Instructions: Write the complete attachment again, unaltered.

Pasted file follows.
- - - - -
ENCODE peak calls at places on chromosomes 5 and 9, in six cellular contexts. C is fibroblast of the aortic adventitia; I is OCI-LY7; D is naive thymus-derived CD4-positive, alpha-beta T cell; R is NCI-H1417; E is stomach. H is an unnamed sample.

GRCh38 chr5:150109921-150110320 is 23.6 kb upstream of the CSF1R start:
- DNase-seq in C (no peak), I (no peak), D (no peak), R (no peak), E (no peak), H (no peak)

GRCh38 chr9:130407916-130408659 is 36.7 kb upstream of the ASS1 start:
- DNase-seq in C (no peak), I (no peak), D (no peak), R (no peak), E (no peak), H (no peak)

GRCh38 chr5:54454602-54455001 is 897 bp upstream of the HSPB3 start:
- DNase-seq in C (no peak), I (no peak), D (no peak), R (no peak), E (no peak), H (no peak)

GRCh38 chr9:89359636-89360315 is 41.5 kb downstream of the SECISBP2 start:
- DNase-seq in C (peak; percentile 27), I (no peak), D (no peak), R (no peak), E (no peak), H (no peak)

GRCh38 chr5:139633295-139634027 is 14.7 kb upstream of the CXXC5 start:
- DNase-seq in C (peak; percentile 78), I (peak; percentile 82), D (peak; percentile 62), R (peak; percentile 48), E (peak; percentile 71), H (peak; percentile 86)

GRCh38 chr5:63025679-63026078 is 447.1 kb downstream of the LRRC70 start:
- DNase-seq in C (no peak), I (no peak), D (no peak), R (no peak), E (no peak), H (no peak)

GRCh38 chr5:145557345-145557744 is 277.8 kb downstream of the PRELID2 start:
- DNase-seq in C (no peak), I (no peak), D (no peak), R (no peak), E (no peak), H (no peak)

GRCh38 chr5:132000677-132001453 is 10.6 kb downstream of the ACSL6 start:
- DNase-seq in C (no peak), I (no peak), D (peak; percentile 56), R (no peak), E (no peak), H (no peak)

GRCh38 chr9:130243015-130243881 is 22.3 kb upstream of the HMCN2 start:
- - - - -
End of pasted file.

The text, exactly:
ENCODE peak calls at places on chromosomes 5 and 9, in six cellular contexts. C is fibroblast of the aortic adventitia; I is OCI-LY7; D is naive thymus-derived CD4-positive, alpha-beta T cell; R is NCI-H1417; E is stomach. H is an unnamed sample.

GRCh38 chr5:150109921-150110320 is 23.6 kb upstream of the CSF1R start:
- DNase-seq in C (no peak), I (no peak), D (no peak), R (no peak), E (no peak), H (no peak)

GRCh38 chr9:130407916-130408659 is 36.7 kb upstream of the ASS1 start:
- DNase-seq in C (no peak), I (no peak), D (no peak), R (no peak), E (no peak), H (no peak)

GRCh38 chr5:54454602-54455001 is 897 bp upstream of the HSPB3 start:
- DNase-seq in C (no peak), I (no peak), D (no peak), R (no peak), E (no peak), H (no peak)

GRCh38 chr9:89359636-89360315 is 41.5 kb downstream of the SECISBP2 start:
- DNase-seq in C (peak; percentile 27), I (no peak), D (no peak), R (no peak), E (no peak), H (no peak)

GRCh38 chr5:139633295-139634027 is 14.7 kb upstream of the CXXC5 start:
- DNase-seq in C (peak; percentile 78), I (peak; percentile 82), D (peak; percentile 62), R (peak; percentile 48), E (peak; percentile 71), H (peak; percentile 86)

GRCh38 chr5:63025679-63026078 is 447.1 kb downstream of the LRRC70 start:
- DNase-seq in C (no peak), I (no peak), D (no peak), R (no peak), E (no peak), H (no peak)

GRCh38 chr5:145557345-145557744 is 277.8 kb downstream of the PRELID2 start:
- DNase-seq in C (no peak), I (no peak), D (no peak), R (no peak), E (no peak), H (no peak)

GRCh38 chr5:132000677-132001453 is 10.6 kb downstream of the ACSL6 start:
- DNase-seq in C (no peak), I (no peak), D (peak; percentile 56), R (no peak), E (no peak), H (no peak)

GRCh38 chr9:130243015-130243881 is 22.3 kb upstream of the HMCN2 start: